Now, that the demand shot up, the challenge we faced was transportation of the product. This organization, being small did not have refrigerated vehicles. This was way back in 1989. Our product was transported in ordinary vehicles. To keep the product fresh, we charted a route whereby we could distribute the product in10 villages and towns, within a matter of 48 hours. Our selected distributors were given a timetable stating when our delivery vehicle would get to them. They were instructed to place their orders in advance and keep their payment DD ready. We had time only to unload, collect the DDs and proceed to the next distribution point immediately.
Warana Shrikhand’s profit spiraled up to 9 crores.
Life at Warana was an exciting challenge. Our then Chairman,
Mr Tatyasaheb Kore, then came up with a demand that he wasn’t interested in paying taxes to the government. The freedom fighter in him saw taxes as just another form of loot by the government – another form of the British government prior to Indian Independence. He wanted to distribute the entire 9 crore profit to the people who worked in the making of Warana Shrikhand – the workers at Warana and the farmers who supplied us milk. We gave away Rs1/lit, bonus to all farmers who supplied us with milk that year. This ran into lakhs of rupees. Remaining 40% was given to the workers during school reopening time so that they could utilize it to buy school requisites for their children and the rest 20% were distributed during Diwali. We didn’t have any bank accounts at the time. So, we made lockers, transferred cash to the villages and distributed it in cash. It was a miraculous and humbling experience.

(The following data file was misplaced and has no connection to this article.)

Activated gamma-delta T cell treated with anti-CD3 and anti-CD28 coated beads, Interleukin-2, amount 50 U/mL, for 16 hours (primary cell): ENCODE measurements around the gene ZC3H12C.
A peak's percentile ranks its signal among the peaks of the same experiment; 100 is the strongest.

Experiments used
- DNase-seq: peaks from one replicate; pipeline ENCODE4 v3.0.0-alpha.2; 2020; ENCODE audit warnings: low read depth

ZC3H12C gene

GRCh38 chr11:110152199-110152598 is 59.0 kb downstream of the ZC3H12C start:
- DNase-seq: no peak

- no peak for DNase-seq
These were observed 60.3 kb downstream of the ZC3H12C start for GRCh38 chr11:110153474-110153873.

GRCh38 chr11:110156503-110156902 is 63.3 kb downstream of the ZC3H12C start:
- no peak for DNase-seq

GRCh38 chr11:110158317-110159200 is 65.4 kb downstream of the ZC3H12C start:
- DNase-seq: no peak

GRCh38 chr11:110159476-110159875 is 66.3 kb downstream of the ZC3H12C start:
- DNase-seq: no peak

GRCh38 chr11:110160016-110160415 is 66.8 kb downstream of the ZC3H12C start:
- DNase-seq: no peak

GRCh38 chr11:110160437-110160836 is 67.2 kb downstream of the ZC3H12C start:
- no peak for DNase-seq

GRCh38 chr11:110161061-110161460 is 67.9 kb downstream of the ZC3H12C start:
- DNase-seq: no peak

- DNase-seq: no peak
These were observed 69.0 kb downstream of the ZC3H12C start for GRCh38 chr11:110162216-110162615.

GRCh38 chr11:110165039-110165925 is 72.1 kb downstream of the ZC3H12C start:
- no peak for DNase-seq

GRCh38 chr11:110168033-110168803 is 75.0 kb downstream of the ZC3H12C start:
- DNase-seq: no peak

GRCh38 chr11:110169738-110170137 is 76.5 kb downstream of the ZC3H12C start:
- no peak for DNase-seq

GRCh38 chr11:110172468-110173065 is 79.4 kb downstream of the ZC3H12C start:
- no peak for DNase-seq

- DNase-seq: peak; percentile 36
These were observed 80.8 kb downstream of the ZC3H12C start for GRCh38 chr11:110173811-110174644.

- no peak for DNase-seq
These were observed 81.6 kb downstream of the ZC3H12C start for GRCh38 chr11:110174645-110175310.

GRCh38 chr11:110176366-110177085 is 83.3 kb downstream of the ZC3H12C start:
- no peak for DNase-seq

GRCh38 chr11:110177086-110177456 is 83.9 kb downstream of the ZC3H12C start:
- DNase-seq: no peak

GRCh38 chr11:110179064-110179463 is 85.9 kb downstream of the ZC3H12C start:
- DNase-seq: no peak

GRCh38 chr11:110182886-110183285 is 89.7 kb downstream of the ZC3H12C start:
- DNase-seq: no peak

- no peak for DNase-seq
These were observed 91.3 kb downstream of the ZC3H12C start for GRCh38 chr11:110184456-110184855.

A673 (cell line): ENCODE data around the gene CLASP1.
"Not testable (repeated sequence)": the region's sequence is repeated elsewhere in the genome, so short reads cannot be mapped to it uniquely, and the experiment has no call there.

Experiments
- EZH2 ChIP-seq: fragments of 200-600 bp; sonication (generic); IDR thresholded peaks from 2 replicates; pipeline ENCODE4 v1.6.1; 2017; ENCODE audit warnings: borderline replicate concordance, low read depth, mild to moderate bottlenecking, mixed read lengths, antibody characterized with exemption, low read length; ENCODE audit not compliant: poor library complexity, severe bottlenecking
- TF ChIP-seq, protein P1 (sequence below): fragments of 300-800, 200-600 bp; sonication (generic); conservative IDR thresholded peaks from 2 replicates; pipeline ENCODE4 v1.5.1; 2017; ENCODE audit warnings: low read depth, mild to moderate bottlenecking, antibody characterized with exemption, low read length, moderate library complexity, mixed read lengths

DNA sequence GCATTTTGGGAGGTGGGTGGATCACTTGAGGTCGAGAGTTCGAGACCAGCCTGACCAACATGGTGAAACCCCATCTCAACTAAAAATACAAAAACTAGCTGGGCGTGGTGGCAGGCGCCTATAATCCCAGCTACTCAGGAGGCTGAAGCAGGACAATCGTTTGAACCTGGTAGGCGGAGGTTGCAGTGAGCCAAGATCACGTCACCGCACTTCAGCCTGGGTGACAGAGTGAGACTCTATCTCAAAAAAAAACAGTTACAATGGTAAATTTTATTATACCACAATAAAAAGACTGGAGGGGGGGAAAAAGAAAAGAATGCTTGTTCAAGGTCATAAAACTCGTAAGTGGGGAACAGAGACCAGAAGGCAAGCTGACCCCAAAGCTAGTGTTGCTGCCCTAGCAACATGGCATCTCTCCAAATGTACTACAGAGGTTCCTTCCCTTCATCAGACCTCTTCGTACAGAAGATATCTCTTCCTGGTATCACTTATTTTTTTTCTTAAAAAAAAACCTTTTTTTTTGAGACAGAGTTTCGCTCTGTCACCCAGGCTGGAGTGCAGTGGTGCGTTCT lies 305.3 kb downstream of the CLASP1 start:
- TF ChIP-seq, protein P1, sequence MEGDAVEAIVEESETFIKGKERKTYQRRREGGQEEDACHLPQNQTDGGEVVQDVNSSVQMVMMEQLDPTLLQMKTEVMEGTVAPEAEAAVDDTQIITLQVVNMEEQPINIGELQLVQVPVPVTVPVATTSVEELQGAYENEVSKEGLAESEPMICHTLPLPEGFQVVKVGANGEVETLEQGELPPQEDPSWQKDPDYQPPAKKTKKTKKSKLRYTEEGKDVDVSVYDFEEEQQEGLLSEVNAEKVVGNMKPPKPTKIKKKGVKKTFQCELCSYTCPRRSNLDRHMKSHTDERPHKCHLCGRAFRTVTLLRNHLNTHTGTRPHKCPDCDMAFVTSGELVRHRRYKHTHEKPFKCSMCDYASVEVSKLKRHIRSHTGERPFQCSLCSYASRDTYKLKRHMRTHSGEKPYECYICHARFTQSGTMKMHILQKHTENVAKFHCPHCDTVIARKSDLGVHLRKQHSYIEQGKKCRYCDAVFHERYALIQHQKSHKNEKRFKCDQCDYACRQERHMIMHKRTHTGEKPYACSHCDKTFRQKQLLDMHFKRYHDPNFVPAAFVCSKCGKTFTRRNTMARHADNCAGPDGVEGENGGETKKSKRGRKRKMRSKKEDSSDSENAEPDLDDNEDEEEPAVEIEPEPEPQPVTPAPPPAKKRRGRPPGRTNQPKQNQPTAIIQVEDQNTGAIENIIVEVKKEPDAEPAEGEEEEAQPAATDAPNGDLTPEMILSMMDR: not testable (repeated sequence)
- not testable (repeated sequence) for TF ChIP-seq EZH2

So what happened next after you left Warana Dairies?
I left that organization in 1991 because there were no more challenging projects for me. I believe, I gave their products a pipeline and all they had to do was follow the same for all other products.
Then, I joined Ruchi Soya. I was there from 1996 – 2004. Their ask was brand building. Their business was a family enterprise – the Sahara family were masters in edible oil trading. They used to import oil from Indonesia, Malaysia, USA, etc. But, they realized that they wanted a name in the society. So, their need from me was to build their brand.